SAO PAULO — Wingers, false nines, target men and center forwards in the Brazil squad for the World Cup are giving coach Tite a nice selection headache up front.
As the five-time champion aims to win the title for the first time in 20 years, Tite also knows his attack has limited experience on the sport’s biggest stage. That’s something which he hopes will be offset by an abundance of skill, speed and aggressiveness to worry — or terrify — opposing defenses.
Tite will have almost a week of training in Turin, Italy, to tune up.
The nine forwards in the 26-man squad are Neymar, Vinicius Jr., Rodrygo, Richarlison, Raphinha, Antony, Gabriel Jesus, Gabriel Martinelli and Pedro.
Only Neymar, from the 2014 and 2018 World Cups, and Jesus, Brazil’s starting striker four years ago in Russia, have experience in the tournament. The other seven will make their World Cup debuts in Qatar.
Tite has said he plans to use all nine. The main decision is where to play Neymar, a regular starter for 10 years. The coach has leaned toward a formation with Neymar adopting a midfield role in support of the attack, like “a bow behind three arrows,” according to Tite.
With Neymar as a midfielder-striker, Brazil’s most promising starting lineup has included Vinicius on the left, Richarlison as a target man, and Raphinha on the right. Many expect that to be the chosen option in the opening match against Serbia on Nov. 24. Switzerland and Cameroon are also in Group G.
The alternative would be to place Lucas Paquetá on the left in a position where he could move into the midfield. That was often the case in World Cup qualifying but Brazil would be choosing a player who is recovering from a shoulder injury over Vinicius, who scored the winner for Real Madrid in the Champions League final this year.
“Brazil was very predictable for a while due to its dependency on Neymar,” Brazil great Zico said in September. “Now he is just the icing on the cake, the guy who will deliver something extra. Brazil has other players up front. A lot of players.”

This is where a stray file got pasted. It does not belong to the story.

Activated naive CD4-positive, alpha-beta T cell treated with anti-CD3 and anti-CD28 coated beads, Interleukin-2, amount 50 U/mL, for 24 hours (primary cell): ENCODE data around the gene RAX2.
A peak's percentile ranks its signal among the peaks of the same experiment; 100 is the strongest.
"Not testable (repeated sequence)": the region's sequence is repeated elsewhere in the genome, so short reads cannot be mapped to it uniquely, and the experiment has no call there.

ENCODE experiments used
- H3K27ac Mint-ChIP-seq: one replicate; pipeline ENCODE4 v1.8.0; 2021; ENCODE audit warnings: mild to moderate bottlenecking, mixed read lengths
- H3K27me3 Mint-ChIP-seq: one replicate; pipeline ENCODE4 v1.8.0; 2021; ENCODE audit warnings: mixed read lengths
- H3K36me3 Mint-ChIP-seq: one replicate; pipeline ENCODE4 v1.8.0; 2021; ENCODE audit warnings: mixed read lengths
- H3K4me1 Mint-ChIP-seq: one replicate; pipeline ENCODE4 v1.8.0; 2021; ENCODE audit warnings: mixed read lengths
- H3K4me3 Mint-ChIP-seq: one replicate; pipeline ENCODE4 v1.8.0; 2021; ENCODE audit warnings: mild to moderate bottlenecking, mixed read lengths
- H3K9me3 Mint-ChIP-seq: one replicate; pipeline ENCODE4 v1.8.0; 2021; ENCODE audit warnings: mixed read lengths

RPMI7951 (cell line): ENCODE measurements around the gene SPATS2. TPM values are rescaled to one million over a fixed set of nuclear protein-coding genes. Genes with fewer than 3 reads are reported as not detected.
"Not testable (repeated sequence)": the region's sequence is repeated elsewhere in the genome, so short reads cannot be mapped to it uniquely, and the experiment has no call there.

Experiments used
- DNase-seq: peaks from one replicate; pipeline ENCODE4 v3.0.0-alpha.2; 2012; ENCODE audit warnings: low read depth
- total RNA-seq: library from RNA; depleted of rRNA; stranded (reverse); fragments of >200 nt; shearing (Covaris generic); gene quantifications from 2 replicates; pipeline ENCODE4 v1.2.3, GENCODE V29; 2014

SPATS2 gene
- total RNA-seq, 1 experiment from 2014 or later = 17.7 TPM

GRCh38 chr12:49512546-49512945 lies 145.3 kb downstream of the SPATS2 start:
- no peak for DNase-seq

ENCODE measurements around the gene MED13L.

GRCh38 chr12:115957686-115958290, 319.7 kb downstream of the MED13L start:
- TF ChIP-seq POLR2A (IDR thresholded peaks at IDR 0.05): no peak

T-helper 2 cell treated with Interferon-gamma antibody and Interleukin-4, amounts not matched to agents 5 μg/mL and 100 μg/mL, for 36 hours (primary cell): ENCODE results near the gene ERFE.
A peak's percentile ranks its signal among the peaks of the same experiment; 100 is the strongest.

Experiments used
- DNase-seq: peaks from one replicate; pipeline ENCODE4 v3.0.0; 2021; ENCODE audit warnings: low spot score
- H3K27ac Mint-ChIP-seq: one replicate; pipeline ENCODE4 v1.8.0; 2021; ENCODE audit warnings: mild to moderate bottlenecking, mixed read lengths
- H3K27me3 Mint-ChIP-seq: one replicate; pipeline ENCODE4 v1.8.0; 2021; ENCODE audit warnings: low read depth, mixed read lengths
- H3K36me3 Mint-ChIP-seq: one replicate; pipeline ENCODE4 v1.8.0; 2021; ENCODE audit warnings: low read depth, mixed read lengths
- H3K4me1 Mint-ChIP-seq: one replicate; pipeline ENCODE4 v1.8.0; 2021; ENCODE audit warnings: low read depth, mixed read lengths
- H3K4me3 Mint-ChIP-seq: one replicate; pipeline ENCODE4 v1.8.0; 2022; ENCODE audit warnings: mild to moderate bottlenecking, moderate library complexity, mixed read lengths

Richarlison, who has seven goals for Brazil in his last seven internationals, will likely have Neymar behind him. Vinicius — or Paquetá — and Raphinha will be allowed to focus on their attacking skills because the likely left and right backs, Alex Sandro and Danilo, are expected to play more defensively.
If Vinicius and Raphinha fail to deliver, Martinelli and Antony will be warming up on the bench. Jesus and Rodrygo can also play on the flanks. If Paquetá starts and struggles, Tite could still field a rested Vinicius or Martinelli.
Tite’s squad also leaves three players in waiting if Richarlison fails.
Jesus has improved as a finisher since the tournament in Russia and is also agile enough to open gaps for box-to-box midfielders such as Fred and Bruno Guimaraes to exploit. Rodrygo can do likewise while Pedro was the top scorer at the latest Copa Libertadores.
Pedro, who scored 12 in 13 matches for champion Flamengo, could end up as the team’s main striker during the World Cup. Tite has previously praised the player’s “unique” style and said he has an ability to “follow the quick thinking of midfielders.”
Experience could also influence bringing Jesus into the starting lineup when the tournament moves to the knockout stage if Brazil, as expected, advances from its group. Four years ago, Jesus failed to score in Russia but says he’s ready to make an impact this time.
Many were upset that Liverpool’s Roberto Firmino, Atletico Madrid’s Matheus Cunha and Flamengo’s Gabriel Barbosa were not chosen. And Brazil great Ronaldo, who scored both goals against Germany in the 2002 World Cup final, said 16-year-old striker Endrick of Palmeiras should have been selected.
“If I could take one, just to be a part of it, with little chance of playing for real, I would take Endrick,” Ronaldo said on his YouTube channel. “It would be a sensational experience for him and for the future of the national team.”